We use cookies to improve your website experience. To learn about our use of cookies and how you can manage your cookie settings, please see our Cookie Policy. By continuing to use the website, you consent to our use of cookies. Close


Lloyd's Maritime and Commercial Law Quarterly

BILLS OF LADING (3rd edition)

Sir Richard Aikens, Richard Lord QC, Michael Bools QC, Michael Bolding and Kian Sing Toh SC; special contributor Professor Miriam Goldby. Informa Law from Routledge, Abingdon (2021) lxxxiii and 610 pp, plus 46 pp Index. Hardback £425.


Charles Debattista and Francis Hornyold-Strickland. Bloomsbury Professional, London (2021) xxx and 274 pp, plus 50 pp Appendices and 23 pp Index. Hardback £295.
Given that maritime law is largely concerned with international commercial activities and that the most familiar and important instrument used in international trade is the bill of lading, it is no surprise that there are several books on the subject or that they deal with it in different ways. Fortunately, the rival books complement each other.
Modern scholarship on carriage of goods by sea has to a significant extent been stimulated by the Law of International Trade course introduced at the end of the 1960s at Oxford by Guenter Treitel, Francis Reynolds and others. This has produced a large number of academics and practitioners who have been active in the area and stimulated the development of the subject generally; and similar courses have been taught in other universities. Two initial questions with such courses are exactly what they should comprise and what they should be called. The pivotal subject matter is the bill of lading; but many such courses combine related components: they concern international sales, are commonly financed by bankers’ letters of credit, and are performed through carriage of goods by sea, often involving charterparties.
The conundrums are evident in the title to the book by Charles Debattista (now co-authored by Francis Hornyold-Strickland). It began life as Sale of Goods Carried by Sea, changed to Bills of Lading in Export Trade and is now Bills of Lading in Commodities Trade. The change of emphasis better indicates what it is about, though it overlooks the fact that a particular feature of the book is the lead author’s particular expertise with Incoterms, terms which are commonly used in international trade, though often without overt expression. Apart from the further change of name, it is reassuring that the book continues to provide an introduction to the subject which is clear and, to a certain extent, simple, though not simplistic. For example, it was argued in Sevylor Shipping & Trading Corp v Atfadul Co for Foods, Fruits & Livestock (The Baltic Strait) [2018] EWHC 629 (Comm); [2018] 2 Lloyd’s Rep 33 that the ability of a buyer holding a bill of lading to recover from a shipowner may be reduced by a payment in respect of the relevant loss received from the seller. The argument was rejected by Andrew Baker J and is not mentioned in the new editions of Aikens, Chitty on Contracts or McGregor on Damages. So that may be that. But the authors of Debattista persist in arguing otherwise. It is for being alert to such different perspectives that one consults different books.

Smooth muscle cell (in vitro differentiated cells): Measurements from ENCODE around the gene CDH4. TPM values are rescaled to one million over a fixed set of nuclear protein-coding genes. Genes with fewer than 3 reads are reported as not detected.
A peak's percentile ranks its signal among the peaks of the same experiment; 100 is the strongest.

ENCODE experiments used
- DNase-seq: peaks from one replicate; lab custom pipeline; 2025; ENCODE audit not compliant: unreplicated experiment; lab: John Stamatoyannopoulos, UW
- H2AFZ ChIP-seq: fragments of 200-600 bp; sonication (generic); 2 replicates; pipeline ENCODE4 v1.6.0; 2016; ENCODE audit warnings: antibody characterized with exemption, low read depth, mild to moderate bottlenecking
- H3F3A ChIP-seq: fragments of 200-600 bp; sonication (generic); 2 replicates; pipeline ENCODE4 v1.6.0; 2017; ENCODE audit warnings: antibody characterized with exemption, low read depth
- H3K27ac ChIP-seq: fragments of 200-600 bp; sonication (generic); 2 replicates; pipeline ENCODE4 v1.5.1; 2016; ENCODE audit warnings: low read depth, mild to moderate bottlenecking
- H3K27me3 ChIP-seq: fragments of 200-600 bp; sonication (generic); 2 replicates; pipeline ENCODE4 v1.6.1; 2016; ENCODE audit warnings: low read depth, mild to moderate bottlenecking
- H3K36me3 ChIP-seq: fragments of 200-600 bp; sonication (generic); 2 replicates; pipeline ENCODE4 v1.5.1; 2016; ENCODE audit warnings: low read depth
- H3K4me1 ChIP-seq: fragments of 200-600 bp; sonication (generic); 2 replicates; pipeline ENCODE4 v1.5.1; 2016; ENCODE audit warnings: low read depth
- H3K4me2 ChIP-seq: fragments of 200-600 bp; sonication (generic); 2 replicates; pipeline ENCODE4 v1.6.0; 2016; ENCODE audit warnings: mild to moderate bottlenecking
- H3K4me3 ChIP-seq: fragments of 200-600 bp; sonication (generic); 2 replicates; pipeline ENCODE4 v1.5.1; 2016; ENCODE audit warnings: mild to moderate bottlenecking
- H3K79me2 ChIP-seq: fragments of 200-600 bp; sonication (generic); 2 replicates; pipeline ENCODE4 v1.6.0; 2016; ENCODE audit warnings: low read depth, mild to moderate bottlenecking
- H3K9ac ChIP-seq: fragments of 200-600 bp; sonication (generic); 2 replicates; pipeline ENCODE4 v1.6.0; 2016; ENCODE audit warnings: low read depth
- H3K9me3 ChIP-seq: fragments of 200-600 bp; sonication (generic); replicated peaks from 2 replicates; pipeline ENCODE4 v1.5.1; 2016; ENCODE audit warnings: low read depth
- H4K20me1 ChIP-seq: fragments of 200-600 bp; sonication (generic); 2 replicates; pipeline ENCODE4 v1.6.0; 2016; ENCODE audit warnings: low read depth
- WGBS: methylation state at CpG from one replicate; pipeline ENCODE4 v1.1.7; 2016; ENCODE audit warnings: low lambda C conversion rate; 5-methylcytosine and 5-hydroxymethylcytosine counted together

Aikens (if one may so call a book with several authors) continues steadily to grow, most noticeably with an expanded team of authors, including one with expertise in the law of Singapore, which is steadily contributing to the flow of bill of lading cases. It has also expanded the broader international trade context of its subject with a new chapter on bills of lading and documentary credits. It is often a difficult question where to draw the line between the core subject matter of a book and related areas, and it would have been inappropriate for extensive coverage of documentary credits, but bills of lading are commonly “processed” through the banking system, so the new chapter outlines the main issues that arise. Also helpful is the discussion of the switch bill of lading, a variant that had tended to be treated incidentally by the books as simply an example of the traditional document but the use of which has been described as “fraught with danger” and is a practice that is liable to be thrown into disarray if subjected to sustained judicial analysis. Finally, the team has made use of the expertise on electronic documents of Miriam Goldby of Queen Mary University of London. As usual, practice is ahead of the law and the literature on the use of shipping transport documents in the digital world and, because of that, the law on the issues arising cannot be stated with confidence. It is nonetheless useful for them to be outlined, as we look forward to the proposals on the future of electronic trade documents awaiting imminent publication by the Law Commission.

The rest of this document is only available to i-law.com online subscribers.

If you are already a subscriber, click login button.